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Off TopicFeb 19, 2019 10:00 am CT

Off Topic: Anthem might be interesting if it would stop crashing

If you want first impressions of BioWare’s latest game Anthem, I can tell you that I briefly thought it was a game that sought to comment on the endless repetition of loot-shooters by having me perpetually stuck in its opening sequence.

Crash after crash, I kept enduring the ridiculously long load times to jump back into my super-powered Javelin suit and shoot damage numbers out of lava spiders. I made the same dialogue choice over and over again, and I listened to the lady in my voice communications fret over the Anthem of Creation. Eventually, I finished it — but not after lighting a fuse of frustration that this million-dollar game couldn’t run properly on my more-than-capable PC. Anthem already went through alpha and beta periods. Why is the Frostbite engine so garbage?

That’s not a question I was able to answer with a few hours in the game. It definitely kept coming up as I played more of this third-person shooter that draws heavy, heavy inspiration from games like Warframe and Destiny. You can queue into missions via a map screen with other players and jet around a post-apocalyptic landscape filled with magical enemies and creatures to loot, but if you disconnect or crash, none of it stays with you. When you alt-tab back into the game during its egregious loading times, you’ll be met with more voice overs about the story that you likely won’t hear over your teammates rushing through the mission until the end.

Anthem is a game that will both overload you with weapons, armor modifications, special and pretty-looking abilities, while also trying to tell a Mass Effect-level story about precursor races and manipulative villains. Even if you can stay connected and technically stable for a few hours, it’s hard to find something unique in its world other than the sheer quality of writing and facial animations (at least with characters that will be sticking around for a long time). It desperately wants human, emotional, and even funny characters, but it also wants to have you slay lots of enemies, collect resources, and level up.

The two don’t mesh as well as in BioWare’s single-player RPGs, even if the combat looks like it has tons of potential. One of my issues with Destiny is that the classes in the game don’t quite work together in a way that feels necessary in order to kill dangerous enemies. They feel individually effective. In Anthem, the Javelins get abilities called Primers and Detonators that, when combined, deal extraordinary damage that is probably going to be the ultimate challenge in its harder content. Destiny makes its raid content about puzzle fights and coordination. I expect Anthem to demand you to specialize in a specific type of combo move-set that will fit nicely with a friend’s loadout — which seems really promising.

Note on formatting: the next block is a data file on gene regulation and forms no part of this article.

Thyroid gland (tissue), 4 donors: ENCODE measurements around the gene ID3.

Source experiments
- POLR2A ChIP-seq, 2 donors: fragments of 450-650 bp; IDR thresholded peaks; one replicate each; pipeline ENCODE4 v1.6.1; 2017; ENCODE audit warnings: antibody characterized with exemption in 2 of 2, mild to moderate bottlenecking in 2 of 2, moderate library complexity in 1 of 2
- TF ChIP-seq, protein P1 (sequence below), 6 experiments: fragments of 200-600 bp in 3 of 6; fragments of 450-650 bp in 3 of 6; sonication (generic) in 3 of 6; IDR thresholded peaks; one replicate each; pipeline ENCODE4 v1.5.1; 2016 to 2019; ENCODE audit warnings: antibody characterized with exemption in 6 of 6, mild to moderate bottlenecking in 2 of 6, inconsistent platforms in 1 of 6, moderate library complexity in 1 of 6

I’m not sure if I have the same level of hope for the story and the lore. Anthem isn’t interested in quiet moments like you’d get on a loyalty mission with a teammate in Mass Effect 2. It wants to sell me on yet another sci-fi world that mixes tremendous scenes of wildlife and flora with metallic structures. It’s a setting I’ve seen many times before, and so far, I can’t find a single thing that seems interesting about it. On top of that, it’s hard to appreciate any of it when you’re grouped up with random players by default that want to speed through everything.

I want to play more Anthem, figure out its abilities, many Javelin suits (I’ve only played with the Interceptor), and see what coordinated, group-play is actually like. It needs to stop crashing and disconnecting — I ran into a specific character that caused a server disconnect — so I see what’s actually going on in it. What’s here right now isn’t very compelling, but I’m open to a new age of BioWare where complex, satisfying combat is the priority over detailed, character-driven stories. After all, this is a game where the jets on your Javelin flare up and fill your headphones with deep, satisfying rumbles when you jump and boost around, but the beautifully rendered civilians around its hub world only move their mouths without saying a word. I can’t tell what this game wants to be, but I’d also have to get past all the technical issues to be able to tell.

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Filed Under: Anthem, Bioware, Impressions

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